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Do You Multi-task?

  • By Vishwa on General

  • November 4, 2014

I don’t multitask. I, however, tried several times, and every time the outcome was disastrous. Moreover, I blamed myself. I thought I am dumber—a non-achiever. I always hear that successful men multitask and are very good at that. That is how they get the job done.
Nonetheless, now I don’t feel so. I thank Frank Forencich for reinforcing my belief. I wondered how on earth people could multitask. It is impossible for me to fathom. Take for example, Facebook. Imagine you are chatting with a friend. Sooner or later another friend of yours wants to chat with you, as he sees you online. Now, a barrage of questions pops up from both your friends. You are forced to answer them both. Tell me, how many would have sent the wrong message to the wrong person? Many of us, I believe. Moreover, right after sending the wrong message we state, “Sorry, wrong person.” Do these words ring a bell?

Below is an excerpt from the book titled Beautiful Practice written by Frank Forencich. Frank states why multi-tasking leads to failure.
“Multi-tasking is a hot topic these days. Almost everyone does it to some degree and many of us believe that it’s simply a practical way to get more done. We think we’re being efficient, but in actual fact, we’re not. A convincing body of neurological research demonstrates that multi-tasking is actually a highly ineffective strategy. In fact, the brain can only attend to one thing at a time. When we try to do two things at once, the brain switches attention rapidly between tasks with lightning speed.

Unfortunately, this high speed switching comes with a cost: Every time we shift the focus of our attention, we must rearrange with the object or process in question, an act that requires psychophysical energy. As a result, multi-tasking limits our ability to enter into deep engagement with any one thing, which in turn limits how well we can perform. Multi-tasking leads to attention dilution, poor quality reps and weaker learning. Fast switching of attention eats into our cognitive reserved which in turn leads to errors and exhaustion. Ultimately, it’s a lose-lose strategy. As the 1 st century BC, writer Pubillius Syrus cautioned “To do two things at once is to do neither.” Or as the modern version has it: “Multitasking: the single best way to screw up both jobs.”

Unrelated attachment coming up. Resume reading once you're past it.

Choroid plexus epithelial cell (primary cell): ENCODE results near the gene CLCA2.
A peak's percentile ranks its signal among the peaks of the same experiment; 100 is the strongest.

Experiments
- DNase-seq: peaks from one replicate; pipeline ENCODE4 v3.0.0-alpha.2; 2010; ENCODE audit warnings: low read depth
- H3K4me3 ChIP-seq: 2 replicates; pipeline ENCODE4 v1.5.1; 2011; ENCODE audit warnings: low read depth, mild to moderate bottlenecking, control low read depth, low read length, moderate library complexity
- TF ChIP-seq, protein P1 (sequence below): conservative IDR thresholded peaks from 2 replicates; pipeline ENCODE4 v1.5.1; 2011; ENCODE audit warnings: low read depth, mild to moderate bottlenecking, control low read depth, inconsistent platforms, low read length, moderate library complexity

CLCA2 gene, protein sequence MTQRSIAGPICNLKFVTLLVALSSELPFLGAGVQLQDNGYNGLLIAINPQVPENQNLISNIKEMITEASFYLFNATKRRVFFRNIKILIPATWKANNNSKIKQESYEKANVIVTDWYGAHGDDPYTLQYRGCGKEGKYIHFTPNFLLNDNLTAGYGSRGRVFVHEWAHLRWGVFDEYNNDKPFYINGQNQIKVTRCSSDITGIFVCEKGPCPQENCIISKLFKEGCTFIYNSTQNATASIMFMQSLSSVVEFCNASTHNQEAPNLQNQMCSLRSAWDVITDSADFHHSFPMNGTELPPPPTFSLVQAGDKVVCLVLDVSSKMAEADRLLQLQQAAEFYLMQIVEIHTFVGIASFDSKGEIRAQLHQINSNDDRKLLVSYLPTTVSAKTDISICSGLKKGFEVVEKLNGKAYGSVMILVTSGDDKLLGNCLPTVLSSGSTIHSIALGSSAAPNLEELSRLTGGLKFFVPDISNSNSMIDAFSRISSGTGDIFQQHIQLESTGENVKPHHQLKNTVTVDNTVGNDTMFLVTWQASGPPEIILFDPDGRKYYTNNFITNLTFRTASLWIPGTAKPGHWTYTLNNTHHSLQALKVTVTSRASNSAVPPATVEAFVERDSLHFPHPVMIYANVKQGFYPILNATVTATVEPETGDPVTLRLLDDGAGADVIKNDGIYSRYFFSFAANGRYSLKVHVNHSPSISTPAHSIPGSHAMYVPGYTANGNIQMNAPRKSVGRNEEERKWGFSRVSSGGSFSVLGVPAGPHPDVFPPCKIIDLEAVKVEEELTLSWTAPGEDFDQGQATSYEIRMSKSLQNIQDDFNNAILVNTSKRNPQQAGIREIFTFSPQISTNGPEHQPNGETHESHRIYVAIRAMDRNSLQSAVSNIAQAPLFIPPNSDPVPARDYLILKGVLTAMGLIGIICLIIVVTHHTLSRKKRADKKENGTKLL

Moreover, I believe the same applies while we workout in the gym. Instead of us dwelling on the set and repetition at hand we worry about the next set and the next movement. In other words, we somehow want to wind up the workout, and it is sooner the better. We are never in the present moment. Why? As Frank says we are never comfortable in the present moment. We are always restless. We want to engage ourselves and distract ourselves with various streams of actions.

Don’t multi-task; rather focus on a single task and then switch to the next task.

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